count(String word) {

and you send data of type Long to this Flowlet, then that type does not exactly match what the process method expects. You could now write another process method for Long numbers:

@ProcessInput count(Long number) {

and you could do that for every type that you might possibly want to count, but that would be rather tedious. Type projection does this for you automatically. If no process method is found that matches the type of an object exactly, it picks a method that is compatible with the object.

In this case, because Long can be converted into a String, it is compatible with the original process method. Other compatible conversions are:

  • Every primitive type that can be converted to a String is compatible with String.

  • Any numeric type is compatible with numeric types that can represent it. For example, int is compatible with long, float and double, and long is compatible with float and double, but long is not compatible with int because int cannot represent every long value.

  • A byte array is compatible with a ByteBuffer and vice versa.

  • A collection of type A is compatible with a collection of type B, if type A is compatible with type B. Here, a collection can be an array or any Java Collection. Hence, a List<Integer> is compatible with a String[] array.

  • Two maps are compatible if their underlying types are compatible. For example, a TreeMap<Integer, Boolean> is compatible with a HashMap<String, String>.

  • Other Java objects can be compatible if their fields are compatible. For example, in the following class Point is compatible with Coordinate, because all common fields between the two classes are compatible. When projecting from Point to Coordinate, the color field is dropped, whereas the projection from Coordinate to Point will leave the color field as null:

    class Point {
      private int x;
      private int y;
      private String color;
    class Coordinates {
      int x;
      int y;

Type projections help you keep your code generic and reusable. They also interact well with inheritance. If a Flowlet can process a specific object class, then it can also process any subclass of that class.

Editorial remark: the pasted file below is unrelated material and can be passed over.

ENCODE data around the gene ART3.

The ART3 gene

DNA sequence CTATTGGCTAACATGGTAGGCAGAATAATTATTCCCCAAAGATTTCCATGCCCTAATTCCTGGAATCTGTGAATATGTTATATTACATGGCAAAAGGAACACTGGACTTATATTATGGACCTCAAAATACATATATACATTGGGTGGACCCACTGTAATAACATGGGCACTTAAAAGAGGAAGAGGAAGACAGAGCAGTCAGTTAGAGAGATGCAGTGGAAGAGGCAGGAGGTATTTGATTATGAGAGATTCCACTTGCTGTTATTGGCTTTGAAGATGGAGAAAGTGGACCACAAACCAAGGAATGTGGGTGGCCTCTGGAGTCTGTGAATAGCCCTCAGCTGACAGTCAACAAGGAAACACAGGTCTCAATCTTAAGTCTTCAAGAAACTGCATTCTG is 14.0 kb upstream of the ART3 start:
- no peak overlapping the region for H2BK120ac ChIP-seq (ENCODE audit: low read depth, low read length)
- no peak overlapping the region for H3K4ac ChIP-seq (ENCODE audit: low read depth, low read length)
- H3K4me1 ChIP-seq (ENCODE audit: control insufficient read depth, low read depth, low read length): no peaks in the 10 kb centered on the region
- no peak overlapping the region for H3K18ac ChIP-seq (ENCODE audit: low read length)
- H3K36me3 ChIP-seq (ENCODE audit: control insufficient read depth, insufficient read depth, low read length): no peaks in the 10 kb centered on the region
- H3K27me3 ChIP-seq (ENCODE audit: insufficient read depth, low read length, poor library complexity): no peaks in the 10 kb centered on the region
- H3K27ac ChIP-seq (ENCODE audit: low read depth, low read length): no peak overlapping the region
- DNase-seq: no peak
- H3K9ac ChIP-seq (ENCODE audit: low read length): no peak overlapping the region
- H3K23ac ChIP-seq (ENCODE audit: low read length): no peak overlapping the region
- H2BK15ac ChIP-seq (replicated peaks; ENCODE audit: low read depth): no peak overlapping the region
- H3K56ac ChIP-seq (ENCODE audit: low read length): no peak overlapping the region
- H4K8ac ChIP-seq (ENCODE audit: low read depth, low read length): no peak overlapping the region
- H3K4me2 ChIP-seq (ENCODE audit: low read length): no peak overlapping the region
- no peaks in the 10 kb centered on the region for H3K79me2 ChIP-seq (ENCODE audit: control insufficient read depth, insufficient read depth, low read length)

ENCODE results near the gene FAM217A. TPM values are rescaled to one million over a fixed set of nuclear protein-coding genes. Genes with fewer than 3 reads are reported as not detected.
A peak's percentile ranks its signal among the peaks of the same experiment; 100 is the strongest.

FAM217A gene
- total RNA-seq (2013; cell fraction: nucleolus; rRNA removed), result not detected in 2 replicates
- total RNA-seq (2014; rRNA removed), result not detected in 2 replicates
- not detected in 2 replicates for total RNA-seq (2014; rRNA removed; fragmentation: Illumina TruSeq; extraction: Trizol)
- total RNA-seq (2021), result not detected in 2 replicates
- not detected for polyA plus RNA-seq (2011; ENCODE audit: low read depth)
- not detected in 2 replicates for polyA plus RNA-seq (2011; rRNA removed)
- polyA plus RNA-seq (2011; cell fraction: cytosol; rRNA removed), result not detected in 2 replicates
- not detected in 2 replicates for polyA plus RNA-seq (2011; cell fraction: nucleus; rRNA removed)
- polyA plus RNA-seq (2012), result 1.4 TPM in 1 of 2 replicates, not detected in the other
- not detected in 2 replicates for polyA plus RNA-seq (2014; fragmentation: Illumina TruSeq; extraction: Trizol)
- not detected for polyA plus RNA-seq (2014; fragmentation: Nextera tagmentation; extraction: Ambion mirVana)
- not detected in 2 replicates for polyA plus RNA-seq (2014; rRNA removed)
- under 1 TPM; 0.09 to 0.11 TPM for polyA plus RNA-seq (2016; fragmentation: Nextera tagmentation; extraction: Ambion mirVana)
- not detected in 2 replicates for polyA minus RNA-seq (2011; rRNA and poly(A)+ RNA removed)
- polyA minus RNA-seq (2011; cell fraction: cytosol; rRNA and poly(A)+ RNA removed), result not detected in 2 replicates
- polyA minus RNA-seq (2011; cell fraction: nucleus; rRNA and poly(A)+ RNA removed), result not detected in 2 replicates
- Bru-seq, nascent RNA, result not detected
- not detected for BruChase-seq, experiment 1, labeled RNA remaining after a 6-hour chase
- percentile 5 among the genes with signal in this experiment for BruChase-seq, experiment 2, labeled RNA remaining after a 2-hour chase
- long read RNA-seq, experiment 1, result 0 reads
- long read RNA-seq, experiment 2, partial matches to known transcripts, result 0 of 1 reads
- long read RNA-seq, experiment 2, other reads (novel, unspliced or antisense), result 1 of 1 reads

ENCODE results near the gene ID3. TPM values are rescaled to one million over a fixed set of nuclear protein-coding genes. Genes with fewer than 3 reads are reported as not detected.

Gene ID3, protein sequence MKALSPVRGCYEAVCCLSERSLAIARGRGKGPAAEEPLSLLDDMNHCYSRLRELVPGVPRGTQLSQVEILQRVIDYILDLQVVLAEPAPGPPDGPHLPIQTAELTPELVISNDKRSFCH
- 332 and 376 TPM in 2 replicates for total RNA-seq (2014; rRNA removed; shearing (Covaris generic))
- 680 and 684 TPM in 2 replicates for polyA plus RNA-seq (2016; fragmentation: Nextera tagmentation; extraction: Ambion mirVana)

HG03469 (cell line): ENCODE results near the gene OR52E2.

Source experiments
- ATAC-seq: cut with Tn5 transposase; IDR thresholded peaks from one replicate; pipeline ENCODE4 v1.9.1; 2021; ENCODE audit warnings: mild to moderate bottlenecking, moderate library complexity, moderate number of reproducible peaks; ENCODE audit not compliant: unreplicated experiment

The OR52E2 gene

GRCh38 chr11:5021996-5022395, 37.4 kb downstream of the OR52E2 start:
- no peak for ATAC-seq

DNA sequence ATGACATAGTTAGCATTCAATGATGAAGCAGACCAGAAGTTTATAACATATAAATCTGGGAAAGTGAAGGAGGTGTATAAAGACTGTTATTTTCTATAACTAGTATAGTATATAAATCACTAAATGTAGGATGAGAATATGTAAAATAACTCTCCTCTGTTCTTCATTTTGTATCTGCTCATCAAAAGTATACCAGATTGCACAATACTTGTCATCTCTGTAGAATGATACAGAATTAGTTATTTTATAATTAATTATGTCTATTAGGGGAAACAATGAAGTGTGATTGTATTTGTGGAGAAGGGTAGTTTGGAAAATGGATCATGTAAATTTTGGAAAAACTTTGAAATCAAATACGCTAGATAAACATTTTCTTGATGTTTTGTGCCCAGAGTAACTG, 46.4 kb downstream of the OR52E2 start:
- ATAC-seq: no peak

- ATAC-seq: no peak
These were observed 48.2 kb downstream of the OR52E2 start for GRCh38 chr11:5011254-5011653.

Flowlet Method and @Tick Annotation

A Flowlet’s method can be annotated with @Tick. Instead of processing data objects from a Flowlet input, this method is invoked periodically, without arguments. This can be used, for example, to generate data, or pull data from an external data source periodically on a fixed cadence.

In this code snippet from the CountRandom example, the @Tick method in the Flowlet emits random numbers:

public class RandomSource extends AbstractFlowlet {

  private OutputEmitter<Integer> randomOutput;

  private final Random random = new Random();

  @Tick(delay = 1L, unit = TimeUnit.MILLISECONDS)
  public void generate() throws InterruptedException {

Note: @Tick method calls are serialized; subsequent calls to the tick method will be made only after the previous @Tick method call has returned.


There are multiple ways to connect the Flowlets of a Flow. The most common form is to use the Flowlet name. Because the name of each Flowlet defaults to its class name, when building the Flow specification you can simply write:

  .add(new RandomGenerator())
  .add(new RoundingFlowlet())

If you have multiple Flowlets of the same class, you can give them explicit names:

  .add("random", new RandomGenerator())
  .add("generator", new RandomGenerator())
  .add("rounding", new RoundingFlowlet())

Batch Execution

By default, a Flowlet processes a single data object at a time within a single transaction. To increase throughput, you can also process a batch of data objects within the same transaction:

public void process(String words) {

For the above batch example, the process method will be called up to 100 times per transaction, with different data objects read from the input each time it is called.

If you are interested in knowing when a batch begins and ends, you can use an Iterator as the method argument:

public void process(Iterator<String> words) {

In this case, the process will be called once per transaction and the Iterator will contain up to 100 data objects read from the input.

Flowlets and Instances

You can have one or more instances of any given Flowlet, each consuming a disjoint partition of each input. You can control the number of instances through the command-line interface (CLI) in Distributed Mode.. This enables you to scale your application to meet capacity at runtime.

In Tigon Standalone, multiple Flowlet instances are run in threads, so in some cases actual performance may not be improved. However, in the Tigon Distributed, each Flowlet instance runs in its own Java Virtual Machine (JVM) with independent compute resources. Scaling the number of Flowlets can improve performance and have a major impact depending on your implementation.

Partitioning Strategies

As mentioned above, if you have multiple instances of a Flowlet the input queue is partitioned among the Flowlets. The partitioning can occur in different ways, and each Flowlet can specify one of these three partitioning strategies:

  • First-in first-out (FIFO): Default mode. In this mode, every Flowlet instance receives the next available data object in the queue. However, since multiple consumers may compete for the same data object, access to the queue must be synchronized. This may not always be the most efficient strategy.